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Total joins Polish shale hunt

Poland pre-empts EU shale-drilling ban, as Total enters the play

FRANCE’s Total is buying a 49% interest in two of ExxonMobil’s shale-gas projects in Poland. The major is farming into the Chelm and Werbkowice concessions, in the southeast Lubin basin. ExxonMobil will retain a 51% interest and will operate the blocks.

ExxonMobil has carried out seismic work on the concessions, which were awarded in March 2009 and December 2008 respectively, and which each cover around 1,000 square km. An exploration well drilled at Chelm is under evaluation.

Total says its entry into Poland reflects its “commitment to expanding activities in unconventional gas, notably in Europe”.

In February, the ExxonMobil said it was looking for partners in its unconventional operations in the Poland’s Podlasie basin. Total’s decision to farm into the acreage comes just days after France voted in favour of a bill to ban hydraulic fracturing (fracing) in the country. If the bill passes a second vote in the senate, on 1 June, it will become the first country to ban fracing.

Energy security

Following France’s vote on 12 May, Poland warned the European Commission not to roll out the ban across the continent. Marek Karabula, state-owned PGNiG's deputy chief executive, said last week that individual EU members have the right to self regulate, describing it as a matter of “energy security”.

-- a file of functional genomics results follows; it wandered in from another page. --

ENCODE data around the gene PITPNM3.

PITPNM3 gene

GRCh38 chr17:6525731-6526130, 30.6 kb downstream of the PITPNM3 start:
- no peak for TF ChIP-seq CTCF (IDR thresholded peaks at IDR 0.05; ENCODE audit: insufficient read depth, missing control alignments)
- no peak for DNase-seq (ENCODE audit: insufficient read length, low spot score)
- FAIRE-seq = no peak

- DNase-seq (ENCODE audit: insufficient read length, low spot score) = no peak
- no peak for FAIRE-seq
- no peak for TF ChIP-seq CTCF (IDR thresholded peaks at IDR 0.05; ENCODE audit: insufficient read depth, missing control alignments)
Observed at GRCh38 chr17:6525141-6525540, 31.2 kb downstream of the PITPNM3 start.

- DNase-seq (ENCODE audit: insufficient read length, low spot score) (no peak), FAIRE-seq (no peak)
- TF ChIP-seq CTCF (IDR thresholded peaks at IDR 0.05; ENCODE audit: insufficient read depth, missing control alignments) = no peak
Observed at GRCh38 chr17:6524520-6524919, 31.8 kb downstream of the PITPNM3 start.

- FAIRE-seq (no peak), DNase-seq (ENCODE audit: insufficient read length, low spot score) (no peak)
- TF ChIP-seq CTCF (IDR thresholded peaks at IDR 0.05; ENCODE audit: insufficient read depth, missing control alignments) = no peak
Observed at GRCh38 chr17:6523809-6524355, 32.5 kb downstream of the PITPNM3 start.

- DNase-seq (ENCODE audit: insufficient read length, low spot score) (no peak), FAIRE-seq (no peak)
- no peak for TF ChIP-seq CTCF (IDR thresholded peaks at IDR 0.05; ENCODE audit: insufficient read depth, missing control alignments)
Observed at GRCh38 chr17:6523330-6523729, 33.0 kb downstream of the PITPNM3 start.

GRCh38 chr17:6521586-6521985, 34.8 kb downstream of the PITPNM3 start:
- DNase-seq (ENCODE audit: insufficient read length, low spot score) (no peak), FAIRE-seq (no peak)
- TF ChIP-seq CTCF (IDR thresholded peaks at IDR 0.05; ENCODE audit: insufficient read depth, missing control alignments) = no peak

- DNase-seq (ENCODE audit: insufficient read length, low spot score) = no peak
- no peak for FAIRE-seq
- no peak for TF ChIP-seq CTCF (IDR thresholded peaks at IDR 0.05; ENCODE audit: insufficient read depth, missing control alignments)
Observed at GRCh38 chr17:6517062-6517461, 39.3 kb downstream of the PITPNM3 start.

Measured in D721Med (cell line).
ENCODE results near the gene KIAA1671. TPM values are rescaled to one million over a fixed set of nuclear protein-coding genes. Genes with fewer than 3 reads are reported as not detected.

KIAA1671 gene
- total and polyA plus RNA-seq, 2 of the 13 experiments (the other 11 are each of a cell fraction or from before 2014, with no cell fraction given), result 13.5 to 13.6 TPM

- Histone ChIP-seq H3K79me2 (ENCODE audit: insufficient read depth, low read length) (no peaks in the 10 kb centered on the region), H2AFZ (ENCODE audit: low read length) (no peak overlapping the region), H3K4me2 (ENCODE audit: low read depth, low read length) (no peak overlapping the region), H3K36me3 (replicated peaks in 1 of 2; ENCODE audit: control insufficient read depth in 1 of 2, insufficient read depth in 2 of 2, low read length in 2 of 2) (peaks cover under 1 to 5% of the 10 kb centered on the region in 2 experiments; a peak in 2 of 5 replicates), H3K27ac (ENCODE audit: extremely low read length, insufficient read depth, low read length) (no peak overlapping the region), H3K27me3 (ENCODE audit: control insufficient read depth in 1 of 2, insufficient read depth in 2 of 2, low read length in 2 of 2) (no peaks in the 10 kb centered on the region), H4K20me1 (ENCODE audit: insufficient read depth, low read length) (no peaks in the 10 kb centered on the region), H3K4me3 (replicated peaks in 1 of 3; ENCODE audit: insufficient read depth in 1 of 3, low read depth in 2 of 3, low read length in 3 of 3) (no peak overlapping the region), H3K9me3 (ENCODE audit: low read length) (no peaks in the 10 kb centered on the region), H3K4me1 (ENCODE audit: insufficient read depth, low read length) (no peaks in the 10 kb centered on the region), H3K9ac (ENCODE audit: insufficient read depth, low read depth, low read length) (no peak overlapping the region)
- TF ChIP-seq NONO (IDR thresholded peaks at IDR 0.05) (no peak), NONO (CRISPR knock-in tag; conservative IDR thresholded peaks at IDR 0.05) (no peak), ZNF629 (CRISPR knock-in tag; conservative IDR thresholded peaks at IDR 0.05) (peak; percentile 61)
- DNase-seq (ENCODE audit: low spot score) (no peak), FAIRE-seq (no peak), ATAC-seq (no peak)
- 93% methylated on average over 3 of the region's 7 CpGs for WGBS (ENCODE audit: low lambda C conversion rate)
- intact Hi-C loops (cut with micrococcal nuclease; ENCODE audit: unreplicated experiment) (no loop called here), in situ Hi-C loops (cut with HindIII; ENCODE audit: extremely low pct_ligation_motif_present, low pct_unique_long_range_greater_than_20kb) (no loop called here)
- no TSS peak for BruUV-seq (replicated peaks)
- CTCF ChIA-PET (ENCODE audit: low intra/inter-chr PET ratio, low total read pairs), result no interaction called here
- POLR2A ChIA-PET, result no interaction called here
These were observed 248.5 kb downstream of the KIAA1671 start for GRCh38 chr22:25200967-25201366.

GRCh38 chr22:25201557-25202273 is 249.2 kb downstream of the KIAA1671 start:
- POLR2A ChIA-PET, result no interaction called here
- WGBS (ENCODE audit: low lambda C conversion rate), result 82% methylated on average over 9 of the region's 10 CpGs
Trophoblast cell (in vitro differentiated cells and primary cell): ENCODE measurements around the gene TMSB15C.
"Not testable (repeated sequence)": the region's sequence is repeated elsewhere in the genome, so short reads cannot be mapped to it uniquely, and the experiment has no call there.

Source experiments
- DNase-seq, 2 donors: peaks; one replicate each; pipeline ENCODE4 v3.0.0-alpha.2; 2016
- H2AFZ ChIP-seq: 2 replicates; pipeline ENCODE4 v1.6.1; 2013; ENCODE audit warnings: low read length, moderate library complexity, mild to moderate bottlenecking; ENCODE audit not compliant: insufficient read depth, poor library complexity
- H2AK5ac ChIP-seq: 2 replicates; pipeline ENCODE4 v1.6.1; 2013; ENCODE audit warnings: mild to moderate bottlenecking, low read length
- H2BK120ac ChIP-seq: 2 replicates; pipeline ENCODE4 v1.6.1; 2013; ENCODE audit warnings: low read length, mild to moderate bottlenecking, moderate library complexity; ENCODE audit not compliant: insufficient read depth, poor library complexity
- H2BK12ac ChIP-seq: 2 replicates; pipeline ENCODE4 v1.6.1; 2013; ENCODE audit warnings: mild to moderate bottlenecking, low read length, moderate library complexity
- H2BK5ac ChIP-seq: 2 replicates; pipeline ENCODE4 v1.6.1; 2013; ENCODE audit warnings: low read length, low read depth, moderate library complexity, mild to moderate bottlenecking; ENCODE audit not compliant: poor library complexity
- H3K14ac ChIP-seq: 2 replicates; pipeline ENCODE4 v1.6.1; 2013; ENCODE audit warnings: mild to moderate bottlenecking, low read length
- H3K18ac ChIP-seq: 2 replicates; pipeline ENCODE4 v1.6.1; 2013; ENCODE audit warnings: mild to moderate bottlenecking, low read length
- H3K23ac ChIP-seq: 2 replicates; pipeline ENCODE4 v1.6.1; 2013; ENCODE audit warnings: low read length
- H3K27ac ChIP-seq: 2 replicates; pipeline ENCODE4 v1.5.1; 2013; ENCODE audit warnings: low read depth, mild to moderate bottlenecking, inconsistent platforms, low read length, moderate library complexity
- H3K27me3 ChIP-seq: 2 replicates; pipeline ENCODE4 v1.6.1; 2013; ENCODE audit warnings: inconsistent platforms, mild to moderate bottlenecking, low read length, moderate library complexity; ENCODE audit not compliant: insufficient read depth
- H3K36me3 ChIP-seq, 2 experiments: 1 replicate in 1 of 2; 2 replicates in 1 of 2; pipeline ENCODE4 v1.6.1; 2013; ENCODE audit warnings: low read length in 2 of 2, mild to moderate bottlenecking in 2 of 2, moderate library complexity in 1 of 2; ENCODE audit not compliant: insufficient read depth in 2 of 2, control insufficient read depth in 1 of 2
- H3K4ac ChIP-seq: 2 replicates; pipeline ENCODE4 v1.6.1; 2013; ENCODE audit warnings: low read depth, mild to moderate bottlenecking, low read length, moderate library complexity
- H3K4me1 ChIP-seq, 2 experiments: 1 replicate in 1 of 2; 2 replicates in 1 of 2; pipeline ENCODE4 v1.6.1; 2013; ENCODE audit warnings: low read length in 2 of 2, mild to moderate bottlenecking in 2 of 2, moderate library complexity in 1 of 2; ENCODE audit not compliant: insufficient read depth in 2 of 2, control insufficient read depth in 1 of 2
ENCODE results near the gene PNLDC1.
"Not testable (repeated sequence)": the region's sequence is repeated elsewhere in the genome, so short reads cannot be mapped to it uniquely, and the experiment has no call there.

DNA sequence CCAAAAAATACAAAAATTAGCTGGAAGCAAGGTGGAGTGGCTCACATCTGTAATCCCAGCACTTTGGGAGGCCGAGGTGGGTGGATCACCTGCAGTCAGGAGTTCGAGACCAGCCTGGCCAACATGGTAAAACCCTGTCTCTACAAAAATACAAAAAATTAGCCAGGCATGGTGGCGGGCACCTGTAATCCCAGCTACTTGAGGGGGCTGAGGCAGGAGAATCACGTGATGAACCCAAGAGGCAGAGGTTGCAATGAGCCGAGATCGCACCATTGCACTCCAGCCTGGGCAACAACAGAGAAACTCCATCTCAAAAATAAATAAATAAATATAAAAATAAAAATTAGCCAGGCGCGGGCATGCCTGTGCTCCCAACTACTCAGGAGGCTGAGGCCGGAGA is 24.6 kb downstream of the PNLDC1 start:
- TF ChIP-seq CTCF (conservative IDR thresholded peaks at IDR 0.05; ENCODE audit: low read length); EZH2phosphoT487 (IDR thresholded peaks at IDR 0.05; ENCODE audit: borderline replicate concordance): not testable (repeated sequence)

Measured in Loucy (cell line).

Maciej Kaliski, head of oil and gas at Poland’s Economic Ministry, also spoke out against EU attempts to interfere with Polish shale-gas regulations and suggested the ban in France was the result of lobbying efforts from the country’s nuclear industry. "Some 80% of energy in France comes from nuclear,” Maciej Kaliski told local media, “shale gas poses competition for their sector."

Around 20 foreign firms hold shale-gas exploration licences in Poland, including Lane Energy and ConocoPhillips. The foreign operators are hunting for the 187 trillion cubic feet of recoverable resources that the US Energy Information Administration believes the country could hold.

Kash Burchett, an analyst from IHS Global Insight, claimed Poland’s warnings to the EU are “somewhat redundant” considering the lack of control the European Commission has over such issues. “In reality, the EU has virtually no say over sovereign states' subsoil regulations, or the development of domestic resources,” he said. “The commission has no legally binding jurisdiction over the issue, it can at best make recommendations.”

Break free from Russia

But although it’s unsurprising that Poland – which has high hopes of developing domestic shale gas resources to break free from its dependence on Russian imports – is unenthusiastic about the ban in France, the 12 May statements were “surprisingly aggressive”, he added.

Given that in 2006, former Polish foreign minister Radoslaw Sikorski compared the Nord Stream pipeline project (in which Russia’s Gazprom owns a 51% stake) to the Nazi-Soviet Molotov-Ribbentrop pact of 1939, these comments should be “taken in context”, said Burchett. Nord Stream is a direct link from Russia to Germany, bypassing traditional transit states in eastern Europe, such and Ukraine and Poland.

More significant obstacles to a successful Polish shale-gas industry are a lack of infrastructure to deliver production to markets, either at home or abroad, Burchett added.

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